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Interconnected realities, fueled by innovative new possibilities. Beyond improving connectivity, 5G technology is helping to transform lives. From smart meters that can monitor carbon scores to powering advanced medical diagnostics, 5G is reinventing next-gen industry capabilities. Quicker, more in-depth insights are helping companies improve processes and maximise operational efficiency.

Real-time computing — powered by revolutionary technology.  As companies look to capitalise on new revenue opportunities, they are increasingly turning towards 5G to boost communication and connectivity. This will pave the way for seamless, optimised solutions powered by data. 

Darren Yong, Head of Technology, Media and Telecommunications at KPMG Asia Pacific, provides key insights into the evolving 5G landscape, including steps that organisations should take to mitigate risks and security concerns.

The future of 5G is here. The time for transformation is now.

Why should businesses be concerned with 5G?


More than just for downloading high-definition movies in the blink of an eye and reducing lag while gaming online, 5G is able to empower new user experiences, connect industries and create value for businesses where they may not have considered possible before. It will be critical in supporting the proliferation of technologies such as virtual/augmented reality (VR/AR), mass internet of things (IoT) and connected devices. Coupled with high-definition streaming and mass connectivity, commercial and personal applications are potentially vast.

As the fifth generation and latest manifestation of ever-evolving wireless mobile technology, 5G is being deployed via telecommunications networks around the world. It is expected that 5G will take just three and a half years to acquire 1 billion users, compared to four years for 4G and 12 years for 3G. This rapid rate of adoption can be attributed particularly to its affordable cost, ease of deployment and numerous applications for a spectrum of use cases. While America and China take the lead in terms of 5G implementation, investments in the technology are being made in countries worldwide. Singapore expects at least half of the nation to be covered by 5G networks by mid-2023, with nationwide coverage by 2025.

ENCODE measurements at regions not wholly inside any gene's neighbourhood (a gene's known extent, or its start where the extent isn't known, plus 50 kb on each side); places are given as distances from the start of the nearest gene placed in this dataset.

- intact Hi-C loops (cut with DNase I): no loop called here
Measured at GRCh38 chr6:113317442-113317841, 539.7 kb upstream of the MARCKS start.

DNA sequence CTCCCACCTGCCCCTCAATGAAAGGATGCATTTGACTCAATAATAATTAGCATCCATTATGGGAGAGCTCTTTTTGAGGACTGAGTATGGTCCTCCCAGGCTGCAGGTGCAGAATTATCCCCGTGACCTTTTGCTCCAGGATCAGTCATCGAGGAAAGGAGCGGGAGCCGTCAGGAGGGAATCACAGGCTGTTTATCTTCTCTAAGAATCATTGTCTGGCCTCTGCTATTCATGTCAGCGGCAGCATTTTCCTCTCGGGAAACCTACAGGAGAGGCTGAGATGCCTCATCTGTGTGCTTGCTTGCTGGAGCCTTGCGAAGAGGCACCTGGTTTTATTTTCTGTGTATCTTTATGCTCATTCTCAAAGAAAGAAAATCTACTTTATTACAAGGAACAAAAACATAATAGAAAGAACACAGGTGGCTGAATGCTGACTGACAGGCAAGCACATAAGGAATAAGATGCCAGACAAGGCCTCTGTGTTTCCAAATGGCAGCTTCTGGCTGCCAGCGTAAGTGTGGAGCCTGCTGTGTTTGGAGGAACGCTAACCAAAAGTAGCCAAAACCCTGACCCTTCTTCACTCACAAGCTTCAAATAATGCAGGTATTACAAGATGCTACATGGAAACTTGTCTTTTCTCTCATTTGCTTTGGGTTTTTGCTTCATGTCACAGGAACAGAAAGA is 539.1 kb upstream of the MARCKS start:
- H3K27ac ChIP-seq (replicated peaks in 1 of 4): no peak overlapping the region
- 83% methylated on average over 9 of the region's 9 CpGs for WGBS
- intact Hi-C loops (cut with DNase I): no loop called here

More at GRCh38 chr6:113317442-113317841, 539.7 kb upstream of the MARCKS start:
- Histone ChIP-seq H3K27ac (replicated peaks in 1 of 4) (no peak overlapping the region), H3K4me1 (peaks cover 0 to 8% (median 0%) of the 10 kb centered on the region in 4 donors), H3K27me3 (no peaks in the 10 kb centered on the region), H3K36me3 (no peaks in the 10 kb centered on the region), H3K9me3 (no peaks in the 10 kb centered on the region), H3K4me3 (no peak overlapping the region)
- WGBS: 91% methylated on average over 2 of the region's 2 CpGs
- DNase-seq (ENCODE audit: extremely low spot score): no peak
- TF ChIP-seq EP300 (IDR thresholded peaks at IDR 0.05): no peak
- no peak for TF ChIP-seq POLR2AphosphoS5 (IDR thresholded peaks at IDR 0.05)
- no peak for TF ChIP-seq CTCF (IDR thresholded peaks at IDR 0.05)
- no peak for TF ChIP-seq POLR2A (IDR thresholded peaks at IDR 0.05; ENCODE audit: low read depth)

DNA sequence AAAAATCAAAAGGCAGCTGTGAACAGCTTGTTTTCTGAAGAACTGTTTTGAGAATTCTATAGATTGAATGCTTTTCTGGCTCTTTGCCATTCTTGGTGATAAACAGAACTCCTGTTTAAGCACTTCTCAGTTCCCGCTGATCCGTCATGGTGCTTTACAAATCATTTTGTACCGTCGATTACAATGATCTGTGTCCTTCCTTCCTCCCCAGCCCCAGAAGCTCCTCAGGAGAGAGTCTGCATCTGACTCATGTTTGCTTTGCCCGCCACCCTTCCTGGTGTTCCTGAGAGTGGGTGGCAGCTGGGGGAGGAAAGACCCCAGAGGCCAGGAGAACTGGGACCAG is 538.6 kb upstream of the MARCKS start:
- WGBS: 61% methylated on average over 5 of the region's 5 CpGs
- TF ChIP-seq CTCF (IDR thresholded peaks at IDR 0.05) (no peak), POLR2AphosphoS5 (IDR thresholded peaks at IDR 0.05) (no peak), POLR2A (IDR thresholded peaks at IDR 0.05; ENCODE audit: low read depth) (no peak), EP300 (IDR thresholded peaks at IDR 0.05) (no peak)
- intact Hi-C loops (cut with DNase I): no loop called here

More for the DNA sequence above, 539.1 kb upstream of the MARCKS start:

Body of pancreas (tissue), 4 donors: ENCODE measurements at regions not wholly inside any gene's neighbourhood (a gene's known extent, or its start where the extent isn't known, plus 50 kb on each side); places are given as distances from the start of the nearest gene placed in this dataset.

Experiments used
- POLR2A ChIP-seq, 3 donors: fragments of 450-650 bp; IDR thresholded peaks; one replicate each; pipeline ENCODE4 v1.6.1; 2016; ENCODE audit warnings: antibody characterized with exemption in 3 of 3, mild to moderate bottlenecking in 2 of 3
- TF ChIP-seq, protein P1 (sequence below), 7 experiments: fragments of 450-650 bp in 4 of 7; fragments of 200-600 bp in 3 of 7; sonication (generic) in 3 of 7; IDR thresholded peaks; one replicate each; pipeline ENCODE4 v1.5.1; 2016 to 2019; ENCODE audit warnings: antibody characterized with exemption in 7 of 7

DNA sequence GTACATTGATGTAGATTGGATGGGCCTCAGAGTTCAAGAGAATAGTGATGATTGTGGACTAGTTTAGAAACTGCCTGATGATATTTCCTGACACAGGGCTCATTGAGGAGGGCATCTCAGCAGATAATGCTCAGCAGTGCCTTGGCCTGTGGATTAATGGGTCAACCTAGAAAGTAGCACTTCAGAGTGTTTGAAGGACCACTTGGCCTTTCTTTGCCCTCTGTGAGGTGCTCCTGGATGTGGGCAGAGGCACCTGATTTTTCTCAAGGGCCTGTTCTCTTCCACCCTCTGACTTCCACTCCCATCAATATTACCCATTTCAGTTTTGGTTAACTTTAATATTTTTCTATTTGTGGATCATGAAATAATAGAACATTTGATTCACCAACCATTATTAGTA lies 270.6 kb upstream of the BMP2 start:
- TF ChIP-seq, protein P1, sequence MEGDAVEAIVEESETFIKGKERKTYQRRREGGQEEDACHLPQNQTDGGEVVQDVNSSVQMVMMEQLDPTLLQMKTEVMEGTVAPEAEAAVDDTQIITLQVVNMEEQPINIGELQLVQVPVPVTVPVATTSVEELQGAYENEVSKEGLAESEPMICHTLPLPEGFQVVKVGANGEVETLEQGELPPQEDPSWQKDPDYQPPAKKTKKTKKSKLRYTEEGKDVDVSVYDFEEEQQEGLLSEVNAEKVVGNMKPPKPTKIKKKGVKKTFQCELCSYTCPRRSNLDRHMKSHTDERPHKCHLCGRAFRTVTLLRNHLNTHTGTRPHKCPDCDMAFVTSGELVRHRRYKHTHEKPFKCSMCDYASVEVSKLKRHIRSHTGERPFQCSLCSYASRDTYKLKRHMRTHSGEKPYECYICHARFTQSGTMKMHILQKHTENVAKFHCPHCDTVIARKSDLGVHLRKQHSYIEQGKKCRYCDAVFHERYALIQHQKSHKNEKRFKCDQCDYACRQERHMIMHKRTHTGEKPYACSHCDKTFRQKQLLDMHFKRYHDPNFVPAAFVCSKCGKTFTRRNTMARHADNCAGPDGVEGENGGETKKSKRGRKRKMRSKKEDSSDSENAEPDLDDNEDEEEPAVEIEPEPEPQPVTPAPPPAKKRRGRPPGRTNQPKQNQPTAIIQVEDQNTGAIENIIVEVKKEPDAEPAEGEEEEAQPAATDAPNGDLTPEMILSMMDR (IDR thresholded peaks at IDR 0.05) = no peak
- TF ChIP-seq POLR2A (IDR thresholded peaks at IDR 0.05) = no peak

What will the 5G era look like and when will it come for Singapore?


The 5G era will embed emerging technologies as part of daily solutions to help solve personal and business challenges, reshape value chains, enhance revenue models, and optimise operations across many industries.

For instance, VR/AR could enable vivid delivery of lifestyle options (e.g. virtual closets) while mass device connectivity enables us to stream and manage concurrent data points on the fly to balance our personal and professional lives.

In this sense, the 5G era has arrived and there continues to be increasing investments in addressing such integrations into businesses such as manufacturing, health, enabling platforms and networked ecosystems. While we have started to see benefits of such investments, the true value of 5G integration has yet to reach its full potential.

We should also expect that while the 4G era has been largely defined by the use of Cloud technologies, the 5G era will see the rise of edge computing where we will see primary processing and storage eventually move closer to support high bandwidth devices and time-sensitive data.

What are the most important 5G applications and what trends can we expect due to 5G?


From KPMG’s research, we estimate that the combined market across five industries (industrial manufacturing, connected healthcare, intelligent transportation, environmental monitoring and gaming) for connectivity, software, hardware and services will be worth more than US$500 billion by 2023. These five industries are forecasted to enjoy impressive growth over the next few years, driven in part by the vastly improved connectivity arising from the intersection of 5G and edge computing.